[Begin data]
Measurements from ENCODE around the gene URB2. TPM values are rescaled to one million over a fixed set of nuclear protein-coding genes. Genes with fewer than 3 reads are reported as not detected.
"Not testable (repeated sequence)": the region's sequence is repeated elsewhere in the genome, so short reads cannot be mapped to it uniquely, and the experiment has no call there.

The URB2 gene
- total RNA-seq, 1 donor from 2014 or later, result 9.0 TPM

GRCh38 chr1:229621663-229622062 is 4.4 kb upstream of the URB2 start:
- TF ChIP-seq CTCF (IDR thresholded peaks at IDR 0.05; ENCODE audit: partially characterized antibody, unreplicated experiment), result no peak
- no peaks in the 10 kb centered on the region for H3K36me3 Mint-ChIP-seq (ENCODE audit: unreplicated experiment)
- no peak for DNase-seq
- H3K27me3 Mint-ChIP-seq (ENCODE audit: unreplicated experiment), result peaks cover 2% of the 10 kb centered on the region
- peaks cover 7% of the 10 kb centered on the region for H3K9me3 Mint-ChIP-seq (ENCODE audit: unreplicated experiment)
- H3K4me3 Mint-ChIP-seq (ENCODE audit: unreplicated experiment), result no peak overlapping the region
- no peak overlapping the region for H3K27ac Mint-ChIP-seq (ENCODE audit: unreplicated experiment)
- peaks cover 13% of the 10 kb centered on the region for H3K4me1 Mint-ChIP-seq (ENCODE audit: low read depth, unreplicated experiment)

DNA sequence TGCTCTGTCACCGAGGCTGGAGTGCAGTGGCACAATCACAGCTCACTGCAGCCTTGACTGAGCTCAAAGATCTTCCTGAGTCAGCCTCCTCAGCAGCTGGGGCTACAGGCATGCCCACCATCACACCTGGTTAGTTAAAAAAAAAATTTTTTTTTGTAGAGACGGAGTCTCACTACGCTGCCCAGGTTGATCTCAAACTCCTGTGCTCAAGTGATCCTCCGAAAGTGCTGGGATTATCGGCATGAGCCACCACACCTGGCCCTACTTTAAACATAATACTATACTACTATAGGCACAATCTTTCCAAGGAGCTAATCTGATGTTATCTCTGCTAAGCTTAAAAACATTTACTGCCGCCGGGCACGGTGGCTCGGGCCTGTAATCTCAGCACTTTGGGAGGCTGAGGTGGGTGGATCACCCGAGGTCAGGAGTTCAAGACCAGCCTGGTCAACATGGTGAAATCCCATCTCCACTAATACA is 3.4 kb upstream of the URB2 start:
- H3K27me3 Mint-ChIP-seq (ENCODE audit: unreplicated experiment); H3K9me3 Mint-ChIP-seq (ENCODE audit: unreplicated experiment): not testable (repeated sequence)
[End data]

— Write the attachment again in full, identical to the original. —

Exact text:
Measurements from ENCODE around the gene URB2. TPM values are rescaled to one million over a fixed set of nuclear protein-coding genes. Genes with fewer than 3 reads are reported as not detected.
"Not testable (repeated sequence)": the region's sequence is repeated elsewhere in the genome, so short reads cannot be mapped to it uniquely, and the experiment has no call there.

The URB2 gene
- total RNA-seq, 1 donor from 2014 or later, result 9.0 TPM

GRCh38 chr1:229621663-229622062 is 4.4 kb upstream of the URB2 start:
- TF ChIP-seq CTCF (IDR thresholded peaks at IDR 0.05; ENCODE audit: partially characterized antibody, unreplicated experiment), result no peak
- no peaks in the 10 kb centered on the region for H3K36me3 Mint-ChIP-seq (ENCODE audit: unreplicated experiment)
- no peak for DNase-seq
- H3K27me3 Mint-ChIP-seq (ENCODE audit: unreplicated experiment), result peaks cover 2% of the 10 kb centered on the region
- peaks cover 7% of the 10 kb centered on the region for H3K9me3 Mint-ChIP-seq (ENCODE audit: unreplicated experiment)
- H3K4me3 Mint-ChIP-seq (ENCODE audit: unreplicated experiment), result no peak overlapping the region
- no peak overlapping the region for H3K27ac Mint-ChIP-seq (ENCODE audit: unreplicated experiment)
- peaks cover 13% of the 10 kb centered on the region for H3K4me1 Mint-ChIP-seq (ENCODE audit: low read depth, unreplicated experiment)

DNA sequence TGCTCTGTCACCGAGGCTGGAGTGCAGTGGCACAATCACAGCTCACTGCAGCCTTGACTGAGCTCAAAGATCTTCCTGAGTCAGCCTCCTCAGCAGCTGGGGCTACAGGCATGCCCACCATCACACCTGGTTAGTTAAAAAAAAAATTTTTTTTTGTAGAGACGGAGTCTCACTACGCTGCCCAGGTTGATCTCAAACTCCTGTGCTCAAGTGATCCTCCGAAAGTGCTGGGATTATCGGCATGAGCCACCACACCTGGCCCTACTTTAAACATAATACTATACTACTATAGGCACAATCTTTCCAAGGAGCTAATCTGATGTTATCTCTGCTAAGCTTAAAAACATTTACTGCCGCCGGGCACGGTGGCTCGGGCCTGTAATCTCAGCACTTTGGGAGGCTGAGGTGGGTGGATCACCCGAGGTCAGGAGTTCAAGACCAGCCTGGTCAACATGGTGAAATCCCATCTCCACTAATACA is 3.4 kb upstream of the URB2 start:
- H3K27me3 Mint-ChIP-seq (ENCODE audit: unreplicated experiment); H3K9me3 Mint-ChIP-seq (ENCODE audit: unreplicated experiment): not testable (repeated sequence)